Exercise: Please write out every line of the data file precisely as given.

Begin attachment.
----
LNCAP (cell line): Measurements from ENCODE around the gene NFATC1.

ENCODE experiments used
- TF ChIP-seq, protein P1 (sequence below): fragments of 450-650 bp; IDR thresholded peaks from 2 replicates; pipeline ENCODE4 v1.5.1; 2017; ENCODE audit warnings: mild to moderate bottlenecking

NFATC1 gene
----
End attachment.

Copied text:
LNCAP (cell line): Measurements from ENCODE around the gene NFATC1.

ENCODE experiments used
- TF ChIP-seq, protein P1 (sequence below): fragments of 450-650 bp; IDR thresholded peaks from 2 replicates; pipeline ENCODE4 v1.5.1; 2017; ENCODE audit warnings: mild to moderate bottlenecking

NFATC1 gene